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April 28, 2014

Movie Review: Crimes and Misdemeanors (Blu-ray.1989)

Movie Review by Greg Goodsell

Directed by Woody Allen

Wealthy ophthalmologist Judah Rosenthal (Martin Landau) has everything. A prosperous practice, a loving wife and family and a flight attendant mistress, Dolores (Anjelica Houston). Tiring of their go-nowhere affair, Dolores threatens Judah to go to his wife about their relationship – as well as reveal some of financial shenanigans. Back against the wall, his life and career on the line, he listens to his hard-as-nails criminal brother Jack (Jerry Orbach) who can have Dolores whacked for X amount of dollars. Appalled that he would even consider such a thing, he goes ahead with the idea, and Dolores is killed, her murder made to look like a burglary break-in. After going through moral qualms, Judah becomes more confident than ever and returns to his world of high-class prestige.

A concurrent story involves documentary director Cliff Stern (director and writer Woody Allen) who is paid big money to make a film about talentless, overbearing TV personality Lester (Alan Alda). Stern wants to do a documentary about Professor Louis Levy (Martin Bergmann) who proffers fascinating theories about the God of the Old Testament. Stern justifies the high-paying project do fund his dream documentary, and takes the high road. Both Stern and Rosenthal meet, where Stern wonders if virtue really is its own reward.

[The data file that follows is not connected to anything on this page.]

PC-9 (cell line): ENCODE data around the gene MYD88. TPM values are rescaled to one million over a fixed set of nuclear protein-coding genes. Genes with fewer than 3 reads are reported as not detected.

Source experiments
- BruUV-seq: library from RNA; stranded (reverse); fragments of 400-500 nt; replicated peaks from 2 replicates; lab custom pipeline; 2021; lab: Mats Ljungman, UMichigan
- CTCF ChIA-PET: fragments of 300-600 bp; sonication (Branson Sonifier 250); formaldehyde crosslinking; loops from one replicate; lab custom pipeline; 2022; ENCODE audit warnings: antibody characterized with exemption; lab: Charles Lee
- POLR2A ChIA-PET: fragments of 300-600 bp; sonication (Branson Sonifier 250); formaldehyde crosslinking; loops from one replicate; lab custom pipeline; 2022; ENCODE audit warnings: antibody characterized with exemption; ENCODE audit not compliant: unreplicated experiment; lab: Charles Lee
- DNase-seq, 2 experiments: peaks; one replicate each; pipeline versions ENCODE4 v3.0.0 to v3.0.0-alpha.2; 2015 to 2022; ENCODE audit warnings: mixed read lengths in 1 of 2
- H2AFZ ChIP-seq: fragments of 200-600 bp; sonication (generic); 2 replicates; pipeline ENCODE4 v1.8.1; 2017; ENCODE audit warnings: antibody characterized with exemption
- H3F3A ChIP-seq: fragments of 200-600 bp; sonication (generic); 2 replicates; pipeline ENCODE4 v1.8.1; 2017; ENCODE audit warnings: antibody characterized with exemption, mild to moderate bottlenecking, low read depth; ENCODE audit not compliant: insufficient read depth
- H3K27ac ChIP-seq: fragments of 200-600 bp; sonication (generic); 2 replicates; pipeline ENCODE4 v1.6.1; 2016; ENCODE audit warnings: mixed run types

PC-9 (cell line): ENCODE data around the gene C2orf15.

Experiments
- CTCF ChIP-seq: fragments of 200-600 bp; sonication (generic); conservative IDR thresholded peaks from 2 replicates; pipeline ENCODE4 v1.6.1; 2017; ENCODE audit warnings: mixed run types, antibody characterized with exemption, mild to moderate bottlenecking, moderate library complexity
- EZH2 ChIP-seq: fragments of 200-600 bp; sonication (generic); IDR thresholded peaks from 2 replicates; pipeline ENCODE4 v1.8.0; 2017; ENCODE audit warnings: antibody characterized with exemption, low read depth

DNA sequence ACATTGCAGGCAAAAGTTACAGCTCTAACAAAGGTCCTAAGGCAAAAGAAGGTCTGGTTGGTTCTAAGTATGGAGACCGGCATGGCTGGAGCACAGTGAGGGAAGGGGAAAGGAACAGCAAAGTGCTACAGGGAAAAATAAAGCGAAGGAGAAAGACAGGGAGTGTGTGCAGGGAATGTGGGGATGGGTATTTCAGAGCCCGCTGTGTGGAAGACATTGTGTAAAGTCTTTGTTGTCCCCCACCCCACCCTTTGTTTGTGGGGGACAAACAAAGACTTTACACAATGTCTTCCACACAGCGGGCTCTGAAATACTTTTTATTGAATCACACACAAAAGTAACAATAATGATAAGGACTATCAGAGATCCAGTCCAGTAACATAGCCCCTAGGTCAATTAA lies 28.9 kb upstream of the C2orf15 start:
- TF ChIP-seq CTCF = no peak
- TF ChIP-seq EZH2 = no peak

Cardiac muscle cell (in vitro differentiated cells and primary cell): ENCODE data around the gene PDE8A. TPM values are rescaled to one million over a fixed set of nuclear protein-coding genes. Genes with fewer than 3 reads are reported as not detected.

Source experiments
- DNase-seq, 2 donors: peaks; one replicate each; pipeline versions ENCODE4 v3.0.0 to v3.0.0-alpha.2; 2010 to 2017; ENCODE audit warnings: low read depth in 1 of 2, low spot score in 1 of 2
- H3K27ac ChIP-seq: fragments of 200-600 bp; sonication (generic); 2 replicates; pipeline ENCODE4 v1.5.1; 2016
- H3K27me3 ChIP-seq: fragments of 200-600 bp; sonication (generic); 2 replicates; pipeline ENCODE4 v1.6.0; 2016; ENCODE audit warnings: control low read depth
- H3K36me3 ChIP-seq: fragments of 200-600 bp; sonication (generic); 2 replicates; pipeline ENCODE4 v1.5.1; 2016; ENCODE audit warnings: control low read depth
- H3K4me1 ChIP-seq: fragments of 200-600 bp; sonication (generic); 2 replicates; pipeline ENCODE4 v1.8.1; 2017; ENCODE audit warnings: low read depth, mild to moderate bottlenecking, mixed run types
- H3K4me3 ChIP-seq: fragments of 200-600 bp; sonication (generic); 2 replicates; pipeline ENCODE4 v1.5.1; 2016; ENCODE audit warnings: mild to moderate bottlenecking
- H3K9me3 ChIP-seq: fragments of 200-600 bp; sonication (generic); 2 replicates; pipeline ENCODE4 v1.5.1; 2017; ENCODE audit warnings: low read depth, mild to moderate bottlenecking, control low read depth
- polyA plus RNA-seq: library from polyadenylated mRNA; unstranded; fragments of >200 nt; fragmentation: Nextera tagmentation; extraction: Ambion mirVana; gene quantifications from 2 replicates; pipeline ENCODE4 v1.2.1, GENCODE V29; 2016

I would never invite Stephen King to my house for movie night. He champions crap like The Boogens (1981), hates Dario Argento and he despises Kubrick’s adaptation of his The Shining (1980) to this very day. There’s one thing that both King and I agree upon: we’re no Woody Allen fans. He once wrote about putting off a trip to the drinking fountain in the movie theater’s lobby while watching Stardust Memories (1980) in order to give himself something to look forward to. Crimes and Misdemeanors is Allen at one of his most accessible while at the same time giving the viewer food for thought.

In Crimes and Misdemeanors, Allen subtly addresses class struggle in America. Part of Judah’s horror is that he will be revealed to be carrying on a torrid affair with a lower middle class flight attendant. As the audience soon learns, however, is that apples essentially come from apple trees. Heeding his gangster brother’s advice, Judah reveals himself -- that while he actively wishes to disassociate himself from the less well-heeled, is not above engaging in some very low-class murder.

Allen’s story offers up another intriguing conundrum: Do we compromise our values temporarily in order to reach a greater good? There are no easy answers, and the film doesn’t offer any.

I’m old enough to remember when this film first came out on VHS – without any marketing irony, and a group of friends and I – usually stuck on slasher horror flicks and stoner teenage comedies, went into detailed discussion about the film’s ambiguous ending and message. Allen is to be commended for offering up high messages on ethics and morality in an entertaining manner. One has to note that ethical behavior and Allen today is usually not thought of in the same sentence – but we won’t go there. Crimes and Misdemeanors offers a fascinating story about the human condition that will even have those who dislike Allen actively thinking and mulling over their own personal life decisions for days.

All in all, another superior release from Twilight Time. The Blu-Ray is limited to 3,000 copies and has an isolated music track, along with English subtitles for the hearing impaired. Be sure to catch this with friends: your conversations will last until the wee hours of the morning --   

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